COVID-19 has passed. But why are things still not right?
Question: It has been more than three years since COVID-19 struck. Much of the world has removed their emergency health declarations. Yet, why are things still not back to normal? How can an ordinary individual like me manage financially with all of the global uncertainties around?
Answer: In my July 15, 2020 article, I talked about how the Persian phrase “this too shall pass” can be used to address the turmoil created by the global pandemic. But things have seemingly overshot to the other end of the spectrum.
From fears of a recession during the pandemic, the pain of enduring high inflation is now upon the world with the initial period of recovery being cut short. Russia launched a war against Ukraine, exacerbating the already upended global supply chain. Global alliances are shifting. Nato just accepted Finland while the Brics is adding more countries to its fold. China is digging in on its claims of broader territorial waters while its neighboring countries protest. Even the politics within some nations seem to have been turned upside down.
It is so easy to sarcastically use Gandalf’s line, from the movie The Fellowship of the Ring, of “you shall not pass” to refer to the turmoil created by COVID. And to a certain degree, this turmoil can be seen as a form of long COVID.
In the article I mentioned, I wrote and still stand by the following:
“While an analysis of past economic devastations shows that it takes years to recover, markets are beginning to push up asset prices in anticipation of a miraculous V-shaped recovery, as instantaneous as bringing in light into a dark room at the flip of a switch. Though the development of the vaccine and cure for the virus are in sight, economic recovery might well be U-shaped instead…
… What is clear is that the episode with the virus is now shaping up to be a modern-day version of the flooding during the time of Noah. It is an episode of cleansing, of starting anew, of stopping the making of excuses for past excesses, of doing what is right this time. To a certain extent, we have the almost infinitesimally small virus to thank for these.”
Impatience is the new problem. This was evident with the spike in “revenge spending” after being restrained for a while by the lockdowns. This was especially true for countries where more money was practically printed to support citizens.
As for you, it is not your place to solve the world’s problems. Focus on the little things that are in front of you. More importantly, focus on your family.
The family is the nucleus of society because it is the natural society in which individuals are called to give themselves in love and in the gift of life. A family is like that tiny drop of water in the following poem written by Julia Abigail Fletcher Carney in 1845:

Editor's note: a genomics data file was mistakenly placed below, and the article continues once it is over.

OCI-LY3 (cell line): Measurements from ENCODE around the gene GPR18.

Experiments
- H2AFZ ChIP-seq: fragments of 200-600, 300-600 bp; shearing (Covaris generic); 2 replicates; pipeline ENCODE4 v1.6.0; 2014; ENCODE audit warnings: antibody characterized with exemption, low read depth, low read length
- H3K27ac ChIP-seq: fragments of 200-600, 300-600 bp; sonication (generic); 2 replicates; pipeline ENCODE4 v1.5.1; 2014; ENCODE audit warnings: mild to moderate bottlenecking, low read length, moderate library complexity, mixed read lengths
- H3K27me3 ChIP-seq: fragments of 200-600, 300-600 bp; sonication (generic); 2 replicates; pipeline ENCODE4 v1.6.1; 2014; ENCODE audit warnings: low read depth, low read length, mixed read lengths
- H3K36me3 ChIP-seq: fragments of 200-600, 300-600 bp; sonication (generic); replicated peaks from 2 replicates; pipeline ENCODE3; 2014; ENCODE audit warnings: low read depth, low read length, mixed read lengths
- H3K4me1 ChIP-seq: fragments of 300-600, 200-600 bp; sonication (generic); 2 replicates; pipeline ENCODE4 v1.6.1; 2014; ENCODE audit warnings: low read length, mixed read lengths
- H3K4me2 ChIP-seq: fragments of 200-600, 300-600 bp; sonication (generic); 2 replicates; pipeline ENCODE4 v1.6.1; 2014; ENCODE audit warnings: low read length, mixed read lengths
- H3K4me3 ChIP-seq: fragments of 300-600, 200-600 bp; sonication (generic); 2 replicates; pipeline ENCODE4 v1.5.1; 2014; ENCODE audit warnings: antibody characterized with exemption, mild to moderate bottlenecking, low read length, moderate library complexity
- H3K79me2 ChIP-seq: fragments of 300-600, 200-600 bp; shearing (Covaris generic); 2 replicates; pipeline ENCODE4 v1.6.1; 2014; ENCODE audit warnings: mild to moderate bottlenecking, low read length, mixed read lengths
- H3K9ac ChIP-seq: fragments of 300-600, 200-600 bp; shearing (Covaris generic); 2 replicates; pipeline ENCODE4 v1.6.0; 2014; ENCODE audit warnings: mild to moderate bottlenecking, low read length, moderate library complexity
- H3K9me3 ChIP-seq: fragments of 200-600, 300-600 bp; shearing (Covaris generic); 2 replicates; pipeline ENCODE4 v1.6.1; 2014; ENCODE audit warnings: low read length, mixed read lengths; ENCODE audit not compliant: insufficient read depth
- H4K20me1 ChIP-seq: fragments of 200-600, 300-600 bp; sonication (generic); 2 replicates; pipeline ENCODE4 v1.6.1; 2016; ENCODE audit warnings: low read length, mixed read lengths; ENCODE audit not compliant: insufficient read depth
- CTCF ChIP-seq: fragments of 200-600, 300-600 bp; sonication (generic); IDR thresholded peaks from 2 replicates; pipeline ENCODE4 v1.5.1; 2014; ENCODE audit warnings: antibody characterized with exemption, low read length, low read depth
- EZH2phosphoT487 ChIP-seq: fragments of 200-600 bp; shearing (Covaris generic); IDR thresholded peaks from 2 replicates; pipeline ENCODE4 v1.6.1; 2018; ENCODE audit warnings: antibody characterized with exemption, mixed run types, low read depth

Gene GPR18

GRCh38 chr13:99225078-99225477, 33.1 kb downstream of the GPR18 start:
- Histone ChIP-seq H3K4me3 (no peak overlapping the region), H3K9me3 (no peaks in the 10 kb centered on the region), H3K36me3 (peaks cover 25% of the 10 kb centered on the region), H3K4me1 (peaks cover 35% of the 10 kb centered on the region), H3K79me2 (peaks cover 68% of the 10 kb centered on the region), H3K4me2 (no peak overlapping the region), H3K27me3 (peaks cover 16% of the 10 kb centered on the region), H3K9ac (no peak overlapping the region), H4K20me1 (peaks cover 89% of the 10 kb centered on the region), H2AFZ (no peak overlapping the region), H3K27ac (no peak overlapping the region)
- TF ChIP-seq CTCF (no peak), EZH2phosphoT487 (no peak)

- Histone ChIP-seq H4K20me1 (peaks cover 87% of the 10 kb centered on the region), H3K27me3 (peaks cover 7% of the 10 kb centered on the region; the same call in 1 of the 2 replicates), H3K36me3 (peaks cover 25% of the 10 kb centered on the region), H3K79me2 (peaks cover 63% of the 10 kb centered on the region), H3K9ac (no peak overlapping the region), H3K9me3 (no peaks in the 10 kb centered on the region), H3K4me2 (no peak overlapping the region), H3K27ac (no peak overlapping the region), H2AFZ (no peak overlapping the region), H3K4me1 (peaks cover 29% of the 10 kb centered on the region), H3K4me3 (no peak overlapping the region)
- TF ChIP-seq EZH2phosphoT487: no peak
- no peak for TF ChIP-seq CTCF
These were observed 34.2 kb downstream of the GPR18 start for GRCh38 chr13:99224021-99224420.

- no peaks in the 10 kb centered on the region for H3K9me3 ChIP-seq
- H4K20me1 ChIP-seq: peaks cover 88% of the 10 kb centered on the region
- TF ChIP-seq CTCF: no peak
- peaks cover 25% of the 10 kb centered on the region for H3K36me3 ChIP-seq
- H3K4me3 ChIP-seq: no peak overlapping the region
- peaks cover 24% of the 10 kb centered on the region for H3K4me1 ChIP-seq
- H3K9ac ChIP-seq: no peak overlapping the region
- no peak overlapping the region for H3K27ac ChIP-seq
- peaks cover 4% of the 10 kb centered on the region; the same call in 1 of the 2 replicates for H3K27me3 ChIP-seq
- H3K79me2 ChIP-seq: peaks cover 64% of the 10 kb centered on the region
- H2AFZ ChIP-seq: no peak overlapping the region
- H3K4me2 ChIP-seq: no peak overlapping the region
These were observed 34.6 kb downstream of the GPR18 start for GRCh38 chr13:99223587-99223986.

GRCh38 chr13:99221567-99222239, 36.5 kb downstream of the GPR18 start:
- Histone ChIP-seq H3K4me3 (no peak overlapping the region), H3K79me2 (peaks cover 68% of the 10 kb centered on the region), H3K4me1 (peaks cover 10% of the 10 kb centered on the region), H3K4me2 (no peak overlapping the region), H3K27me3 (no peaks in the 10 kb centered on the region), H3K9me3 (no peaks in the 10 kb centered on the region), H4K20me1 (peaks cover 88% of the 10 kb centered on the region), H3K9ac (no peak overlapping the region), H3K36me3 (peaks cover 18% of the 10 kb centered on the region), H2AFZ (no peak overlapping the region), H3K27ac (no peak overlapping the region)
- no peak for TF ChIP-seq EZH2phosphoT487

“Little drops of water, little grains of sand, make the mighty ocean and the pleasant land. So the little moments, humble though they be, make the mighty ages of Eternity. So the little errors lead the soul away from the paths of virtue far in sin to stray. Little deeds of kindness, little words of love, help to make earth happy like the Heaven above.”
With patience, persistence, and confidence, build and preserve your family’s finances through the four pillars of personal finance, namely: cash, debt, risk and wealth management. With cash management, instead of doing bandaging, perform budgeting. With debt management, replace LDL (lousy debt level) with HDL (helpful debt level). With risk management, rather than going through pain and suffering from potential losses, why not choose pain management? And finally with wealth management, in place of an unhealthy diet of risk and return, have a balanced diet of such. In other words, do not wallow in financial hypertension. Go for financial wellness.
You may think that focusing on the small things, like your family, will not go a long way in shaping your finances. Well, you will never get to two if you do not add one to one.
See the importance of little things in Luke 16:10-12: “Anyone who is trustworthy in little things is trustworthy in great; anyone who is dishonest in little things is dishonest in great. If then you are not trustworthy with money, that tainted thing, who will trust you with genuine riches? And if you are not trustworthy with what is not yours, who will give you what is your very own?” INQ
Send questions via “Ask a Friend, Ask Efren” free service at www.personalfinance.ph, SMS, Viber, Twitter, LinkedIn, WhatsApp, Instagram, and Facebook. Efren Ll. Cruz is a Registered Financial Planner and Director of RFP® Philippines, seasoned investment adviser, bestselling author of personal finance books in the Philippines and a YAMAN Coach™. To consult with a YAMAN Coach™, email [email protected]. To learn more about personal financial planning, attend the 104th RFP Program this October 2023. To inquire, e-mail [email protected] or text at 09176248110)